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  • Tracy Douthwaite

Mindfulness for Wellbeing

I practice mindfulness regularly both at home and in nature, I find it soothing and calming. Alongside this, it enables me to understand my emotions, my patterns of behaviour, my reactions, and the impact on my body. This has brought real changes to my life from improved boundaries to increased self-compassion.


Mindfulness has been shown to reduce stress, improve emotional awareness, promote a genuine sense of joy and increase a sense of calm to cope with life’s ups and downs.


What is mindfulness?

Mindfulness is a way of staying in the moment and developing a kind and non-judgemental awareness of ourselves and our surroundings. It helps us see clearly what is going on in our lives. It is not about trying to change the way things are but about accepting things as they are - the pleasant and the unpleasant - and being able to respond with greater freedom. It supports a re-connection between mind and body.


Mindfulness has been shown to be effective for people with anxiety, depression, and sleeping issues as well as a wide range of physical health conditions, including chronic back pain, arthritis, fibromyalgia, chronic fatigue, and multiple sclerosis. Clinical trials show mindfulness practice can be as effective as prescription painkillers and it also boosts the body’s natural soothing and healing systems. Mindfulness supported me through my grief when my husband passed away 2 years ago, I found sitting with the challenging feelings rather than repressing them enabled me to be present and accept the pain as part of life and the depth of my feelings for my husband.


It allows us to welcome whatever arises, rather than trying to suppress it, avoid it or become overwhelmed by it. In this way, there is less internal conflict – which can make things a little lighter. Each time we respond differently we are building new neuropathways, hopefully creating more positive ways of responding to life’s challenges and building our ability to engage fully with our emotions in times of stress. Difficult times happen for all of us, no one has a perfect life that will not be challenging at some point. It is therefore key that we learn techniques to respond to these challenges with grace and humanity.


Mindfulness isn’t about stopping our thoughts, but noticing them without judgment or getting lost in them. It supports us to see our thoughts as just thoughts that come and go like clouds across the sky, and we do not need to get caught within their story. Each time your mind wanders in meditation, your task is to notice it and then detach from your thought stream and come back to your breath, in the moment. This is a practice of untangling from thoughts over and over again, a habit which translates in the rest of your life too. It becomes a habit to notice and let go with ease.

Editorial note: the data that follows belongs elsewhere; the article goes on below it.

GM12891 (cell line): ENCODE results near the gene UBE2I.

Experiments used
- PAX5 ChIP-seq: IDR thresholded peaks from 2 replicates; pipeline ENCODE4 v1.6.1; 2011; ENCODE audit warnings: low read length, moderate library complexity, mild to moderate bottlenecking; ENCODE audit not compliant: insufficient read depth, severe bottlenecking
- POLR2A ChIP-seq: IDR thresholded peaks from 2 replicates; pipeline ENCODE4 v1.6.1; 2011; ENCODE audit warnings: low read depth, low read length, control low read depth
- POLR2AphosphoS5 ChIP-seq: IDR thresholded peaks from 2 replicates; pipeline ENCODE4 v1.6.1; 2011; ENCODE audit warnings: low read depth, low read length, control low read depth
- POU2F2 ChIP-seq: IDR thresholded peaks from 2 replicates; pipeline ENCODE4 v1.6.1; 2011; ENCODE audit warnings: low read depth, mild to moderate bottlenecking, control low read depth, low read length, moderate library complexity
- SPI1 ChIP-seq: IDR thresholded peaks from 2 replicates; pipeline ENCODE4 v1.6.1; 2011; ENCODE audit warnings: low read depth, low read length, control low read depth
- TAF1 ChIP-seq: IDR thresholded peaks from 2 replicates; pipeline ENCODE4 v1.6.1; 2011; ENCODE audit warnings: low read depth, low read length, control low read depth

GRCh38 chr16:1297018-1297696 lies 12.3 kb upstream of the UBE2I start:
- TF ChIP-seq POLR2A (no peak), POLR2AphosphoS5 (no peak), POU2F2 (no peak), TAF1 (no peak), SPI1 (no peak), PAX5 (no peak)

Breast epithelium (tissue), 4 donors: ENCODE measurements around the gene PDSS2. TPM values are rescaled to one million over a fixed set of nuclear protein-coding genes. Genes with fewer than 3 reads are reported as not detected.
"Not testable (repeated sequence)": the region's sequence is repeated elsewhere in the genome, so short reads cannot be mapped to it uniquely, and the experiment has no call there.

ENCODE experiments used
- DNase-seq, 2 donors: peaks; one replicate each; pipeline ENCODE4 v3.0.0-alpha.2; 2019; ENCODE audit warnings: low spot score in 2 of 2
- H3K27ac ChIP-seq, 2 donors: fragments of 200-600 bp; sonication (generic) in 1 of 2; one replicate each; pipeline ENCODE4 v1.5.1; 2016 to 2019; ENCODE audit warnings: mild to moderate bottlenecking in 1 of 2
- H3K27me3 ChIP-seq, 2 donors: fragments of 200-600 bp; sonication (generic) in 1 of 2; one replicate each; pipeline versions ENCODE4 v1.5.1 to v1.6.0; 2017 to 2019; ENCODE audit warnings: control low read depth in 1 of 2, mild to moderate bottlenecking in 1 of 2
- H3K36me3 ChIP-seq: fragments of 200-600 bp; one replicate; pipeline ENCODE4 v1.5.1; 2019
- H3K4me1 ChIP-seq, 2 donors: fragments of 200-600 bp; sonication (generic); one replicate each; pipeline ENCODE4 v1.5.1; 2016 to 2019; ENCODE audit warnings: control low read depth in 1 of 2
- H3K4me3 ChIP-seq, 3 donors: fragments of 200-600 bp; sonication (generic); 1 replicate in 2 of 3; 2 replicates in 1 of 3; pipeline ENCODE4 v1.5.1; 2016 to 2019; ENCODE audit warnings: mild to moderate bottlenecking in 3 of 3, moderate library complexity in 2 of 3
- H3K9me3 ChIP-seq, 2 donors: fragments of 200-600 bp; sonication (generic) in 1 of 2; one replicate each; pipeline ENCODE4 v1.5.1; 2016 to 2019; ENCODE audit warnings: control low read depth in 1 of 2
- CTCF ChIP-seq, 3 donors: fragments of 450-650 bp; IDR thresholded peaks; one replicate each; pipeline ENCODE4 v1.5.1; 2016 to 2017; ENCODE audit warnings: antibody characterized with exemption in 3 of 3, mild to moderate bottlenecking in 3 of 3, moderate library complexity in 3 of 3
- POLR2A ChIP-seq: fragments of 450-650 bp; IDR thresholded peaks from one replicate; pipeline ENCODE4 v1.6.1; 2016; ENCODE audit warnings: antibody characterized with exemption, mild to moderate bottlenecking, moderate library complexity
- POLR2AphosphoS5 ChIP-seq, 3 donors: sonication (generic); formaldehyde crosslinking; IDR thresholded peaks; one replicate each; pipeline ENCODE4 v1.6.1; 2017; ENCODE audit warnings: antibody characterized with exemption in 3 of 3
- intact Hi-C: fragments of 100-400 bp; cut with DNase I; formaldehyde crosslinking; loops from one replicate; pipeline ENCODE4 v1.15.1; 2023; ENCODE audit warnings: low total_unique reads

The great quote from Jon Kabat-Zinn sums this up perfectly: “ You can’t stop the waves but you can learn how to surf”


A simple mindfulness practice

Sit in a comfortable place, and begin paying attention to your breathing. Notice the physical sensation of air filling your lungs, and then slowly leaving.

When your mind wanders—which it will—simply notice your thoughts, and turn your attention back to breathing.


Some ideas to bring mindfulness into your day

  • Mindful eating- try to eat a meal slowly and intentionally. Notice the smell, the colours, textures of your food. As you taste each mouthful be fully present with the taste and sensations as the food moves down your body.

  • Mindful Walking- as you walk be fully present, notice how your feet touch the ground and your whole body moves. Be aware of your surroundings, sights, sounds, smells, use the sense of touch on plants and trees.

  • 3 step breathing space- a short practice you can do anywhere, try to do this throughout the day to anchor yourself to your breath.

  • Daily activities- try to have a few points in the day when you stop and bring awareness to your body and thoughts- this could be as you brush your teeth, get dressed, or do the washing up- use regular, simple activities to build your practice.

  • Bring self-compassion into your practices, Kristen Neff has a range of simple activities.


Mindfulness may not be a short-term fix, but with continued practice, it could provide a long-term solution by giving us the power to respond to unpleasant emotions, distressing situations, and physical pain more reflectively.


I genuinely believe it has changed my life and enabled me to not just survive but thrive through challenging times. Why not try some practices yourself, I would love to know your thoughts.

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